What is ear problems and injuries?

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Keeping ears dry: Overview

Your doctor wants you to keep water from getting into your ears. You may need to do this because of a ruptured eardrum, an ear infection, or other ear problems.

Caring for an ear problem or injury

Home treatment may be all that is needed to relieve ear discomfort that is minor or that comes and goes. Here are some things you can do to help you feel better.

  • Apply a warm washcloth to ease ear pain.

    There may be some drainage from the ear when the heat melts earwax. Do not use a heating pad when you are in bed. You may fall asleep and burn yourself.

  • Use ice to reduce swelling from a minor injury or sunburn.

    Apply it for 15 minutes 3 or 4 times a day during the first 48 hours after the injury. The sooner you apply a cold pack, the less swelling you are likely to have. Place a cloth between the ice and your skin.

  • Be safe with medicines.

    Depending on the cause of the problem, your doctor may recommend an over-the-counter medicine. For example, adults may try decongestants for cold symptoms or nasal spray steroids for allergies. Follow the instructions carefully.

  • Chew gum to relieve pressure changes in the ear.

    For example, chewing gum may help relieve pressure when you're flying in an airplane.

  • Try using an over-the-counter earwax remover.

    If your ear feels plugged but you do not have clear signs of infection, an earwax remover may help. Be sure to follow the label directions carefully.

  • Don't use ear candles.

    There is no proof that they help to remove earwax or treat other ear problems, and they can cause serious injury.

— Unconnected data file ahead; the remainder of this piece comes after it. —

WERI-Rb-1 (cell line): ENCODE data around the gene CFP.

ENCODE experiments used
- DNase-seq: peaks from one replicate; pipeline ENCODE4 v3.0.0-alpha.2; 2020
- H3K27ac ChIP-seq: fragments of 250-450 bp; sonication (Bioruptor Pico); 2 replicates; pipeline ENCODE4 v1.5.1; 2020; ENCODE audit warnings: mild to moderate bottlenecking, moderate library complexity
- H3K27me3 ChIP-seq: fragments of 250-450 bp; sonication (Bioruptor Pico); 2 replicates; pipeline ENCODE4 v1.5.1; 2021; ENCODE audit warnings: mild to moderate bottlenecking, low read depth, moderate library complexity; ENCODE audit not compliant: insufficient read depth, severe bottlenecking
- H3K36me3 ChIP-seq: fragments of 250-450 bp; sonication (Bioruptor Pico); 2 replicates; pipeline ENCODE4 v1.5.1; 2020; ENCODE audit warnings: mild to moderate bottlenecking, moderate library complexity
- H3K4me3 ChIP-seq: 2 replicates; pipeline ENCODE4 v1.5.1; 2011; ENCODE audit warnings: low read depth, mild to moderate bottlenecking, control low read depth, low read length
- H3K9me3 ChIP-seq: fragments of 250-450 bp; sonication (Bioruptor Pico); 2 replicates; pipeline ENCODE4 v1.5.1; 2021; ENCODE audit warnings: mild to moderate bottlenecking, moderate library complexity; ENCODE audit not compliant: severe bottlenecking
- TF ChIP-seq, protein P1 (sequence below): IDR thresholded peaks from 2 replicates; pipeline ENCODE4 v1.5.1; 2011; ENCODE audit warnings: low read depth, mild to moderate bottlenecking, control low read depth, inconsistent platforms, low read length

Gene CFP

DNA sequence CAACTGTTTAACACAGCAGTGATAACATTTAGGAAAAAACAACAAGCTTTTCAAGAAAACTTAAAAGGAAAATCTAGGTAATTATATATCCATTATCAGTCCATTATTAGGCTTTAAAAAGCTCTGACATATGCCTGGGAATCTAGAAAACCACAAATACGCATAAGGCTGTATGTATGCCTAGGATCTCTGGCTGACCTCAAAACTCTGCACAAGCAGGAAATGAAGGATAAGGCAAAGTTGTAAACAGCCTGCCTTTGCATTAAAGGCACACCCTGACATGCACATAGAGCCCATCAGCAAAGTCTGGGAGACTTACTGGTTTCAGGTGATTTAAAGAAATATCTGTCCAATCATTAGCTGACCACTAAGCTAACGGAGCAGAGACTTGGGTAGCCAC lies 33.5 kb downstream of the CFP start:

How can you keep your child's ears dry?

  • Have your child take baths until the doctor says showers are okay again. Avoid getting water in the ear until after the problem clears up. Ask the doctor if you should use earplugs to keep water out of your child's ears.
  • Do not let your child swim until your doctor says it is okay.
  • If your child gets water in the ears, turn your child's head to each side and pull the earlobe in different directions. This will help the water run out. If your child's ears are still wet, use a hair dryer set on the lowest heat. Hold the dryer several inches from your child's ear.
  • Give your child medicines exactly as prescribed. Call your doctor if you think your child is having a problem with a medicine. Do not put drops in your child's ears unless your doctor prescribes them.

Keeping ears dry: When to call

Watch closely for changes in your health, and be sure to contact your doctor if you have any problems.

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The content above contains general health information provided by Healthwise, Incorporated, and reviewed by its medical experts. This content should not replace the advice of your healthcare provider. Not all treatments or services described are offered as services by us. For recommended treatments, please consult your healthcare provider.